Good luck, 🙂

    • Shan Kelly says:

      Hiya Amy and Amanda.
      One of the reasons I decided not to have my thyroid removed is because I spoke to a few people who had theirs taken out who all said the organ is able to regenerate. I didn’t and still don’t believe surgery is a definitive solution for everyone.
      I KNEW that something has changed,in late January as I felt tired and down and this has now beenconfirmed by my blood tests.
      Today I went to my Doctor’s and told her I’d stopped taking my tiny dose of ATDs because my eyes had swollen up and my blood tests showed my T3 was low. We had a really good discussion about T3 and T4 levels in Graves and she said that she would also expect the TSH range to be lower for Graves Sufferersthan for others,while still being in the normal range. This is because we produce an antibody that mimics the action of TSH in stimulating T3 and T4.
      So, while the normal TSH range here in Ireland is regarded as 0.27 (low) to 4.2 (high), for a Graves patient,she said she would regard anything over 2.5 as high and therefore indicative of hypothyroidism in someone with Graves. So my session with her confirmed my hazy suspicion that my gland has calmed down loads over a very cold winter and that I am probably subclinically hypothyroid now. My doctor pointed out that my TSH rose from .49 last November to 1.15 on February 8. This is quite a big jump in just 2 months.
      So,Just this week I’ve stopped taking my tiny dose of ATDs, a treatment strategy my Doctor has approved, because we both agree that a detailed focus on my blood test results shows I am much more likely to be underactive now than overactive, so ATDs are inappropriate and that’s why my eyes have started swelling. It’s odd that most doctors or endos either don’t seem to know, or never tell you, that underactivity as wel as hyperacticity of he gland ALSO causes eye swelling. Eating a very low fat and no junk food diet which is low in sugars is also supposed to help the eye swelling to stop.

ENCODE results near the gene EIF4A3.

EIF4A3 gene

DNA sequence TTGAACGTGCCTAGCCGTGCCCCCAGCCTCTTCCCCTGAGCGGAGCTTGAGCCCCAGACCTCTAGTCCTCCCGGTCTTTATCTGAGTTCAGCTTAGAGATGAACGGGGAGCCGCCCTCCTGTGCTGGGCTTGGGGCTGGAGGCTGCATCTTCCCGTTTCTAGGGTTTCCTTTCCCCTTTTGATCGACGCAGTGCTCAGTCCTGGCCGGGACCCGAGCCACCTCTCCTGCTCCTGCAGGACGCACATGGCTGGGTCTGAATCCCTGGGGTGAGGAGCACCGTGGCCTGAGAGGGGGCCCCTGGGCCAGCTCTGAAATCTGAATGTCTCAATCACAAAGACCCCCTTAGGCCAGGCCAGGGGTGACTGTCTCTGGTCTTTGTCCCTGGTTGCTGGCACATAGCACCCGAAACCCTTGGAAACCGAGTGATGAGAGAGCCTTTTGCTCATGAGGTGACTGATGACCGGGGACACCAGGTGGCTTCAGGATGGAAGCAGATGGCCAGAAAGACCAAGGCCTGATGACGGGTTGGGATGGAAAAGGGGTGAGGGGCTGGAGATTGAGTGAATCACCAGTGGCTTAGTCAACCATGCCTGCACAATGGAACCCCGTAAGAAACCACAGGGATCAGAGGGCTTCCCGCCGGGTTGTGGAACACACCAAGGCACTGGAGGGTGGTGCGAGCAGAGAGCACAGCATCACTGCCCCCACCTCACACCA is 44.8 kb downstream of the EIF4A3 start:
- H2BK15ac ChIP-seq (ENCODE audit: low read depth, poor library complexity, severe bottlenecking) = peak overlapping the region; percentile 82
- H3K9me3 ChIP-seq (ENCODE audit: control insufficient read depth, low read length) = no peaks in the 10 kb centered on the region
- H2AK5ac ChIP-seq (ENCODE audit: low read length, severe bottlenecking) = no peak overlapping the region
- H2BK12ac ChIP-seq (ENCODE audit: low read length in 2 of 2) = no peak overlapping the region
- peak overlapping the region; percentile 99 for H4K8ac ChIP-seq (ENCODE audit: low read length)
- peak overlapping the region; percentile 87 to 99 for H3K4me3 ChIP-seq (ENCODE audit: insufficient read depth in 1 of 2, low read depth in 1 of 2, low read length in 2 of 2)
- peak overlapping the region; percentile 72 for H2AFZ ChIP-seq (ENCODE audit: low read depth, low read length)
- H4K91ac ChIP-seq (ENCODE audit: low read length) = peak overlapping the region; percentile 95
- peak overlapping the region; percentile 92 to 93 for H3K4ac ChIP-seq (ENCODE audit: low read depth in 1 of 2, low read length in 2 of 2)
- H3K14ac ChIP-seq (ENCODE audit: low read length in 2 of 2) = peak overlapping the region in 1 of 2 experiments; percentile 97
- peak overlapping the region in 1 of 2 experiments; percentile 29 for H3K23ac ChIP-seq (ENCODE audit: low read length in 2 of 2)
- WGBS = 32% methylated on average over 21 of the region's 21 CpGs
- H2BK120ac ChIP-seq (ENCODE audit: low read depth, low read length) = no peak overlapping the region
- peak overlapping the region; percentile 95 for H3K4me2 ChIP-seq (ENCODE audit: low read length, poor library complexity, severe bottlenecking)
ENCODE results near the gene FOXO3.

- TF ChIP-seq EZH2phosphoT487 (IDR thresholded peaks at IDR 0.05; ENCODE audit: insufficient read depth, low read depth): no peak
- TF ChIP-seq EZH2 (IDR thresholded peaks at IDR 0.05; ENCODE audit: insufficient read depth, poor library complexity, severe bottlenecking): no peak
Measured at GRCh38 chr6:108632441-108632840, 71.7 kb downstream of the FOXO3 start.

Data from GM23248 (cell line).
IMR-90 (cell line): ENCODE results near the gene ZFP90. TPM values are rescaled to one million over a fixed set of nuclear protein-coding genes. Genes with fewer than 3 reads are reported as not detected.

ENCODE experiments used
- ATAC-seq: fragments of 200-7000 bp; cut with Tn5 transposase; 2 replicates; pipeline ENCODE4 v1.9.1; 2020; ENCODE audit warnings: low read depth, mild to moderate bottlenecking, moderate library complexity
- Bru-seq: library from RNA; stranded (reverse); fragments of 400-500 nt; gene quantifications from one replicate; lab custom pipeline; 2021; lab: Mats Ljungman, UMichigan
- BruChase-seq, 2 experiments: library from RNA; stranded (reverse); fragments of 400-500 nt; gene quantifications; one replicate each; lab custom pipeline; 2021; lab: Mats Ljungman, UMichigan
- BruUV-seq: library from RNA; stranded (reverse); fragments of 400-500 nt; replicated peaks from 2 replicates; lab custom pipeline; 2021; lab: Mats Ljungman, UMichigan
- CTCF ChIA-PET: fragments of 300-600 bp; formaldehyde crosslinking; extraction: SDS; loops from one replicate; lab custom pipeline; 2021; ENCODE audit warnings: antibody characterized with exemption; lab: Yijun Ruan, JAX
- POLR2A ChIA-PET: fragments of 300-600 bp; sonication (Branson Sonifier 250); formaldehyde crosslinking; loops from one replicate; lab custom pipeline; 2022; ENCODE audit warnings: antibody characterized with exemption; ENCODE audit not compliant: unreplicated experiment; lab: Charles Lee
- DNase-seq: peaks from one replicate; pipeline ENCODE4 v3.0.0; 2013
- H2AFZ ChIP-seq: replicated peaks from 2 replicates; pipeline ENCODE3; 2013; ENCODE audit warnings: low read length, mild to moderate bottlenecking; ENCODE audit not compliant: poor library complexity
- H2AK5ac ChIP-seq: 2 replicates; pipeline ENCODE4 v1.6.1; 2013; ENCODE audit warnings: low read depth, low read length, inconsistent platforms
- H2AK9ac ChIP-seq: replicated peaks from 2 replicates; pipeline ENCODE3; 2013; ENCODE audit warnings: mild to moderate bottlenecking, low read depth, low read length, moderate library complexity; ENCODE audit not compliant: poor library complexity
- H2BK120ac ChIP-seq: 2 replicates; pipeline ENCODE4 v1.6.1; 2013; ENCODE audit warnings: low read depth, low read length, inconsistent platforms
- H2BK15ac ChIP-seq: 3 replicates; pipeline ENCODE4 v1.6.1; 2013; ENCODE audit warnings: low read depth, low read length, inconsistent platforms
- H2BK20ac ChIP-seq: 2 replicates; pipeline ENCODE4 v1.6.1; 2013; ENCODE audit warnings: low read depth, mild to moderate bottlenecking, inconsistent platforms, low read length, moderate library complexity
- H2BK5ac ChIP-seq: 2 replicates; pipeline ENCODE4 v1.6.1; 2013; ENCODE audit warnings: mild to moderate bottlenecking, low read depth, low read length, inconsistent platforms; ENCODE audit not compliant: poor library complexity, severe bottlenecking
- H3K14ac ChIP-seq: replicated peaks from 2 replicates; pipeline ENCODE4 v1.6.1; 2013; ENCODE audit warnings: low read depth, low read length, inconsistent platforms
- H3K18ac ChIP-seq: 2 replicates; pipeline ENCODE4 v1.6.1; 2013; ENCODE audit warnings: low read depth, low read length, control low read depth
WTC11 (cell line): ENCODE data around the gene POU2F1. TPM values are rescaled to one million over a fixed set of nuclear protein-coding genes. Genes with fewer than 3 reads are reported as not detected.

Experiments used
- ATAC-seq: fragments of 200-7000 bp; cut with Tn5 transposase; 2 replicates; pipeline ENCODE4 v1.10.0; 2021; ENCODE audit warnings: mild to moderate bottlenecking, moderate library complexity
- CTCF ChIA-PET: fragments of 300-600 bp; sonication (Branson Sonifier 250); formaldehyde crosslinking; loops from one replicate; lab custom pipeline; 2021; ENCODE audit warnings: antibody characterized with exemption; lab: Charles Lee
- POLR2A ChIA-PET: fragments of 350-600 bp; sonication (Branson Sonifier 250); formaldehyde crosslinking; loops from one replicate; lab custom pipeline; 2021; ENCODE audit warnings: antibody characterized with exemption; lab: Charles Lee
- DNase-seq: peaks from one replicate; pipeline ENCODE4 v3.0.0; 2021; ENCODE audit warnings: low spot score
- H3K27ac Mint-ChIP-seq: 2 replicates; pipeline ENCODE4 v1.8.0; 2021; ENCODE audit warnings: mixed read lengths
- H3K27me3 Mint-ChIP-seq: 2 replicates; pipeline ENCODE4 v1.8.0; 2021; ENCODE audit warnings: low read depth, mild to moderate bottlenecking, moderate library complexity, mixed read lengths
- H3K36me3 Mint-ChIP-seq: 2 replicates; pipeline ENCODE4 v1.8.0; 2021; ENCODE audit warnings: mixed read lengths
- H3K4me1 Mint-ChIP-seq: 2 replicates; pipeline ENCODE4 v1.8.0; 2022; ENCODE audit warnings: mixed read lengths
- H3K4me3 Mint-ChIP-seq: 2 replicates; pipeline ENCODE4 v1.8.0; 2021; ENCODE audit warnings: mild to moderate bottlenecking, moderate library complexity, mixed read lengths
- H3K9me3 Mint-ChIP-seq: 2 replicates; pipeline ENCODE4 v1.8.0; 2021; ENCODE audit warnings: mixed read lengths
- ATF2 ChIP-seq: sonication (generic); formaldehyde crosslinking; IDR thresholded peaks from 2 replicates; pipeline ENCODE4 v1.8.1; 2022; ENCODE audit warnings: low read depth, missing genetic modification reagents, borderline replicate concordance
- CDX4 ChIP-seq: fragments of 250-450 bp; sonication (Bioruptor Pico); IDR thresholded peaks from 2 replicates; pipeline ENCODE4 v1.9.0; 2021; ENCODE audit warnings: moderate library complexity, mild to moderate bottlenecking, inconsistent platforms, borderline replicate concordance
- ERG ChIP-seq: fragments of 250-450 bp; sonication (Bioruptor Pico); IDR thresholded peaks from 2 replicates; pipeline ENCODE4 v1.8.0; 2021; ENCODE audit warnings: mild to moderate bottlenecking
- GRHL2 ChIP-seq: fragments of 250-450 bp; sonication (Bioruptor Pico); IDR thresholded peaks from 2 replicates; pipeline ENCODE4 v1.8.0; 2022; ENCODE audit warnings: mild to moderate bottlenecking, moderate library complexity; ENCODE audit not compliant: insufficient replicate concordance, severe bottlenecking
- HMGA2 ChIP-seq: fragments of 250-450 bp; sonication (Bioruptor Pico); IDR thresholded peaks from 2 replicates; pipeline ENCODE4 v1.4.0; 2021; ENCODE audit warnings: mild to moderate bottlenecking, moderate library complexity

I won’t see my endocrinologist until March 31st and they may well give out to me for reducing my dose of ATDs- by myself. They really don’t approve of self titration- but I see that I took the only logical course of action, when my eyes began swelling as and I can’t see the eye hospital until May, because of overcrowded waiting lists here in Ireland. And the eye hospital would just say I need to see the endos and let them adjust my meds dose.
      I believe that I have the right to adjust my own dosage, given that Iprobably know probably more about my condition than most GPs, after four years of intensive struggle with my flighty and infuriating gland.

      But It is great to have a GP who is able to advise a sensible course of action which I believe will keep the gland under my control. I know that that makes a huge difference to me in managing my condition. I think that if you don’t have a GP who knows much about thyroid medicine, or if you have one who you can’t connect with, it’s important to try to find one who is knowledgeable, will listen to you and offer to test you more regularly, if that’s what you need. I know thatregular testing, backed up by my GP’s sage advice on when to get tests has made a big difference to me.

      Good luck, 🙂